Trying to Walk the Tightrope
Something is always happening here at the United Church of Zambia University. I have been sent to this Global Ministries mission partner to teach in the theology department. I have been entrusted with a full teaching load this semester, so I am in contact with students all the time.
When I am not lecturing, I am researching about the next week’s coming topic, or I am meeting with students to explain something again a little differently or more clearly (one hopes!), or I am executing every teacher’s least favorite task – grading papers. Sometimes, however, the distinction between my work assignment and my commission as a volunteer here gets blurry. I think of it as walking a tightrope sometimes. I have to maintain professional dignity and classroom authority but I must also, as a Christian and member of the church, risk opening myself at times to serve as a fraternal presence for the occasional student who is experiencing a need beyond the classroom.
So it was a few weeks ago when one of my students – let’s call him Immanuel – failed to return to the UCZU from our mid-semester 2-week break when he was expected. Most of the class returned and came back rested and ready to pursue their studies afresh. Immanuel did not. In fact, he did not come back at all with the others. He was not in direct contact with me or the dean but some of his classmates explained that he would not be back for at least the first week after classes resumed because his father had died and he had to remain with his mother and help the family deal with the sudden unhappy circumstances. I made a mental note of the need to be alert when he returned and proceeded with class.
About a week later, Immanuel finally returned to campus. He came to my office to explain his absence and begin the process of catching up – in two classes because I have him in both of the first year courses I teach, theology and mission. He was falling far behind his classmates in both the homework and the reading load. I gave him a detailed rundown on all that he had missed and needed to turn in to get caught up. He was so grateful but seemed to have more on his mind than a few pieces of work I had imposed. He did not take my hints that the meat of our conversation was over and he should be moving on. He clearly wanted to talk more.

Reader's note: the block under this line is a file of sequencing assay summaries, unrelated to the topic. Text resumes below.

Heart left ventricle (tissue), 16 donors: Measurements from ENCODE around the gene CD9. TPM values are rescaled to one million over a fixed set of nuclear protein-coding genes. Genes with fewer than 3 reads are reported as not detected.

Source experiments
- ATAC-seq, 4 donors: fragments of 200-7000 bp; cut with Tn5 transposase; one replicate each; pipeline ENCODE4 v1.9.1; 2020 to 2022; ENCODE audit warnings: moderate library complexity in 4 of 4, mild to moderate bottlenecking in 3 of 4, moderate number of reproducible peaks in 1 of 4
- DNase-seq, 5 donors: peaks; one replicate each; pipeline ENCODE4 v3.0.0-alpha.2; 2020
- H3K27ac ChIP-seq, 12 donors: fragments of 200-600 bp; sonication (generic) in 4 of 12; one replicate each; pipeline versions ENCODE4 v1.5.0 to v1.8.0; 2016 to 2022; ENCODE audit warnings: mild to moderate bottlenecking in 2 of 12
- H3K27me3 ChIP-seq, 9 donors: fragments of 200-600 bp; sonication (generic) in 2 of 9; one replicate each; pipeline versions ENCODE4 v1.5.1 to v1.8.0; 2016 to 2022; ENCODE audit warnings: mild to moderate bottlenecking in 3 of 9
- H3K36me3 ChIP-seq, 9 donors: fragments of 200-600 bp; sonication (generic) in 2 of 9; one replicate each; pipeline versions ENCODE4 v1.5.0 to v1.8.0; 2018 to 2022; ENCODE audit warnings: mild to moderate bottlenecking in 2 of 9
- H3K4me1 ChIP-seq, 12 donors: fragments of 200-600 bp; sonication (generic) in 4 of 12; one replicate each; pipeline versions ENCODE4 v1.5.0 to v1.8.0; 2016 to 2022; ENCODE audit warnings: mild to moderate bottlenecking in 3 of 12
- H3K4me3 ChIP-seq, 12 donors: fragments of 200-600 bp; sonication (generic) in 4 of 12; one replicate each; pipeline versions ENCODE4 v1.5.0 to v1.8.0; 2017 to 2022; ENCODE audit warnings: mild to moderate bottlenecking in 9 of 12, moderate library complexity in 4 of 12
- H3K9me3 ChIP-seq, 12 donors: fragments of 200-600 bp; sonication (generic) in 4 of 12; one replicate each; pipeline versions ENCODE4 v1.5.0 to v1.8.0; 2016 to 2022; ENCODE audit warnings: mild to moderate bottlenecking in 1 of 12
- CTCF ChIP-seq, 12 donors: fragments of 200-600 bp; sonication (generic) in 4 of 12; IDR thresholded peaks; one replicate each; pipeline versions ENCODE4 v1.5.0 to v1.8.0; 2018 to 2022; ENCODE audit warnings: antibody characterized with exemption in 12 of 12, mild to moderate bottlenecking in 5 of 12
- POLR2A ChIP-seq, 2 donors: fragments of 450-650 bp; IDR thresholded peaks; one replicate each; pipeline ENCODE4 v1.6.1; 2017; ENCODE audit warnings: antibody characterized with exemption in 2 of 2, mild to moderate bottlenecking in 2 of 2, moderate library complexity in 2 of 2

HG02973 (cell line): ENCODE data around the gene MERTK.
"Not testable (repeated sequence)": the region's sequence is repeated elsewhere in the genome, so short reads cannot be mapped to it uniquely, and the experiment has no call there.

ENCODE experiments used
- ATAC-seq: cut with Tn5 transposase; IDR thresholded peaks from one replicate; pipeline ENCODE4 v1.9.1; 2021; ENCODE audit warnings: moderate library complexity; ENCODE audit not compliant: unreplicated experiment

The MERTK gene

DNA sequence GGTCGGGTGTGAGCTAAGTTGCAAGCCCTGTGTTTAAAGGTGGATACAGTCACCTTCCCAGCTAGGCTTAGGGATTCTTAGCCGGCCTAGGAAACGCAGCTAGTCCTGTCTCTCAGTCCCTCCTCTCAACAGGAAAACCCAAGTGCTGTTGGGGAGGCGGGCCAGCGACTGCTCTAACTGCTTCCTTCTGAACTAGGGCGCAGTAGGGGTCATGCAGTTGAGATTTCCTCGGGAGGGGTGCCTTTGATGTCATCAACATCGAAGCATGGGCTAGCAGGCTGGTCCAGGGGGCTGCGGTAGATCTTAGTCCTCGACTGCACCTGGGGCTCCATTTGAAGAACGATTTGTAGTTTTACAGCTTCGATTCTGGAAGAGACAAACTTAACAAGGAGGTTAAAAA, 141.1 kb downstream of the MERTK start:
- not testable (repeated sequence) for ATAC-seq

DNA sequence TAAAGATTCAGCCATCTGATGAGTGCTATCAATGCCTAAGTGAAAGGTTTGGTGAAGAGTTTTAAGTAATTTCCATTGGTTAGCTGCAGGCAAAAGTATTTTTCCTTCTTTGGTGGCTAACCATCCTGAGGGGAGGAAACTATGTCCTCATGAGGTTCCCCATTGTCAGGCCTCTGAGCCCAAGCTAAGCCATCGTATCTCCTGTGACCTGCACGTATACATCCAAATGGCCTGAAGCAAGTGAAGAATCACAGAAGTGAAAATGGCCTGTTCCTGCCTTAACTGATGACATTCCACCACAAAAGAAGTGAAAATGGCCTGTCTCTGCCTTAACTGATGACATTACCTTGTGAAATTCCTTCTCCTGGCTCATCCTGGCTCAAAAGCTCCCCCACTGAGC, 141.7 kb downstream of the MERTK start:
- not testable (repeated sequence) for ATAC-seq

And so, of course, our conversation moved into his grief and loss. As we sat there sharing our faith and our lives – my father, too, died when I was young – I learned that his father had been healthy and vigorous to the end. His death was totally unexpected and neither he nor anyone in his family was emotionally prepared for the loss. His father was only a few years older than I am. I think Immanuel needed the comfort of speaking with an older person at that moment and, even though I would normally have to keep my distance, I felt privileged to sit and share something of myself with him. I jumped off the tightrope into the depths of commiseration and compassion. We were both close to tears more than once. We prayed for God’s comfort of all who grieve … and Immanuel went on his way.
As I get to know my colleagues, their families and my students, this happens, I confess, uncomfortably often in Zambia. There can be a lot of sadness and loss here, where, the BBC recently reported, fifty percent of the population lives in acute poverty. Sure, there are some emotional costs, but I’m not registering any regrets at this point. The rewards to my faith experience richly compensate me for those costs.
Robert L. Breckenridge
Robert Breckenridge serves with the United Church of Zambia. His appointment is made possible by your gifts to Disciples Mission Fund, Our Church’s Wider Mission, WOC, OGHS, and your special gifts.